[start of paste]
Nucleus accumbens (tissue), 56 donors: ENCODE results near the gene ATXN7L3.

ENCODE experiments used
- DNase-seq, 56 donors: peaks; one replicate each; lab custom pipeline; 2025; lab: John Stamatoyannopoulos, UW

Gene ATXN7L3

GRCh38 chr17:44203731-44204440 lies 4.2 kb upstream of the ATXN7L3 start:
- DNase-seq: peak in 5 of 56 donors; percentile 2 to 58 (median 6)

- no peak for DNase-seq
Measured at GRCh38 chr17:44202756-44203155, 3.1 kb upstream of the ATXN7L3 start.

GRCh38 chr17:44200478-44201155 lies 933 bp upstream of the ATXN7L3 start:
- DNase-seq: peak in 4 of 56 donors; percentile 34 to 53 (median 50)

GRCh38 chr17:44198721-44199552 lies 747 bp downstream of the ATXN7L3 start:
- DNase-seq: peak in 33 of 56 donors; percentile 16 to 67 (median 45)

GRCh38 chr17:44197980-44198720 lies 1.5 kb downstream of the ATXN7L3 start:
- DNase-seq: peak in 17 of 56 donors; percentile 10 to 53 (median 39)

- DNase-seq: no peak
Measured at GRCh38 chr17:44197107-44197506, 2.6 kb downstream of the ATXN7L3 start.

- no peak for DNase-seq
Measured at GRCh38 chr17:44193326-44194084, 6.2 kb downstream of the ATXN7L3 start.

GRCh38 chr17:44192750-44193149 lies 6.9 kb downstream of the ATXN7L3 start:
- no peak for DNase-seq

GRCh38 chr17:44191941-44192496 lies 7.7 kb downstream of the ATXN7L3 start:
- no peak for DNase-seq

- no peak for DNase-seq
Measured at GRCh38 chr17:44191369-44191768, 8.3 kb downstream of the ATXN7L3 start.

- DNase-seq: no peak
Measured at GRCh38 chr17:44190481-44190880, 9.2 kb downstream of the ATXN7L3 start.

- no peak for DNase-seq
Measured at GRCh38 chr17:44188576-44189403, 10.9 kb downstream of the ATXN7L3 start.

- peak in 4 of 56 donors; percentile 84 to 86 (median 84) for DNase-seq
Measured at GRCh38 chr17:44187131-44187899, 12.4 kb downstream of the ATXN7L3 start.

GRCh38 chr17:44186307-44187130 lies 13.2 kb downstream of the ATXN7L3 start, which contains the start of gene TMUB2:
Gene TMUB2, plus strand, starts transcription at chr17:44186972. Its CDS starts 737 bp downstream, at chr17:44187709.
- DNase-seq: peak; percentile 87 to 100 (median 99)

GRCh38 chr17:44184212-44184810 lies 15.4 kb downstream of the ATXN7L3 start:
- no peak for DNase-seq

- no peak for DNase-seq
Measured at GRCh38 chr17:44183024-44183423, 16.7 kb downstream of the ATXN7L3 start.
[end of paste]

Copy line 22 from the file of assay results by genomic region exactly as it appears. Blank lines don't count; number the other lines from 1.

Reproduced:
- no peak for DNase-seq